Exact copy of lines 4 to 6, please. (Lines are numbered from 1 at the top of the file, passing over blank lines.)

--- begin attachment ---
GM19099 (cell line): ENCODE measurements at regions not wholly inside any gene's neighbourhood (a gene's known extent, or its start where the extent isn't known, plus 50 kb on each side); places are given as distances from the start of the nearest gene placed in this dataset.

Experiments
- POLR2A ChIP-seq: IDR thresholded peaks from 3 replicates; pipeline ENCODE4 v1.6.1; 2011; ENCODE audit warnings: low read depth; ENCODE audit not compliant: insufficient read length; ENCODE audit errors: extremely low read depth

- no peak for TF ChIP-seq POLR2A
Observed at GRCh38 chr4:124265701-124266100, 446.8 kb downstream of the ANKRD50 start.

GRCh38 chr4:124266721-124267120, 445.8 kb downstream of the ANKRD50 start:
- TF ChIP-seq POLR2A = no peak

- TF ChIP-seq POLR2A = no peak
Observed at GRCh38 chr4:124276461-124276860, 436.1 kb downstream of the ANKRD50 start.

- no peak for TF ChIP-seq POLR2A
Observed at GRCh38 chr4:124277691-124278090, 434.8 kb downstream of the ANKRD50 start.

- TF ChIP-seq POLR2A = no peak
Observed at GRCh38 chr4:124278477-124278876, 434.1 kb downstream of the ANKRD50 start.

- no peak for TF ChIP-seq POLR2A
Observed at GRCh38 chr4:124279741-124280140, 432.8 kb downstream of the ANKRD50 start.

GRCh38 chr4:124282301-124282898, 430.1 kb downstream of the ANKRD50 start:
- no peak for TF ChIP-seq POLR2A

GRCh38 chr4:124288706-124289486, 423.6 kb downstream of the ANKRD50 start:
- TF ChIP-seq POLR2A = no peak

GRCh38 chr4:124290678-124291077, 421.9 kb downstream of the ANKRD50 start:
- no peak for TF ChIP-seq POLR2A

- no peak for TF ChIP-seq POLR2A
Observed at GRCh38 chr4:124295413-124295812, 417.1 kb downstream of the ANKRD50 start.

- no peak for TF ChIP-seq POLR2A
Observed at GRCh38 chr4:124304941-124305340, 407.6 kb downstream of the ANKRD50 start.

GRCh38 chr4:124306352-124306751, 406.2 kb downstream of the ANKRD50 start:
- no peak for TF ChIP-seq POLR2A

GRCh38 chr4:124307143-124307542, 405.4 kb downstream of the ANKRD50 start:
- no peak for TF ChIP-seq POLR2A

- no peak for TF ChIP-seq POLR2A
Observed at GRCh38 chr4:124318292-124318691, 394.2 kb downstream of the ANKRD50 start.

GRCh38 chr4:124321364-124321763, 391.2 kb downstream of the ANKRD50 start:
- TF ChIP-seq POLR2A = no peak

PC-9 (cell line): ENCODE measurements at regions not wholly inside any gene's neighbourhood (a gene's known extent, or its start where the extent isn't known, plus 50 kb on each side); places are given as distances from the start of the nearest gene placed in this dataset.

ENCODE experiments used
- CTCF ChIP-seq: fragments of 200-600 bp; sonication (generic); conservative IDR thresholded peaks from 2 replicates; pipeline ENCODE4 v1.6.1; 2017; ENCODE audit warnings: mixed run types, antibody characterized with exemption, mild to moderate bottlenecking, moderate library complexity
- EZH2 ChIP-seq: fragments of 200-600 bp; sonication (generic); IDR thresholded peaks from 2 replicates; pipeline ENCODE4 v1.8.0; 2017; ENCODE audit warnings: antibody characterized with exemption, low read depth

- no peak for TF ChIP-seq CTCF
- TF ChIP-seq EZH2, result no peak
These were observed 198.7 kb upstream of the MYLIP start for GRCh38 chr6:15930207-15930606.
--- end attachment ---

- no peak for TF ChIP-seq POLR2A
Observed at GRCh38 chr4:124265701-124266100, 446.8 kb downstream of the ANKRD50 start.

GRCh38 chr4:124266721-124267120, 445.8 kb downstream of the ANKRD50 start: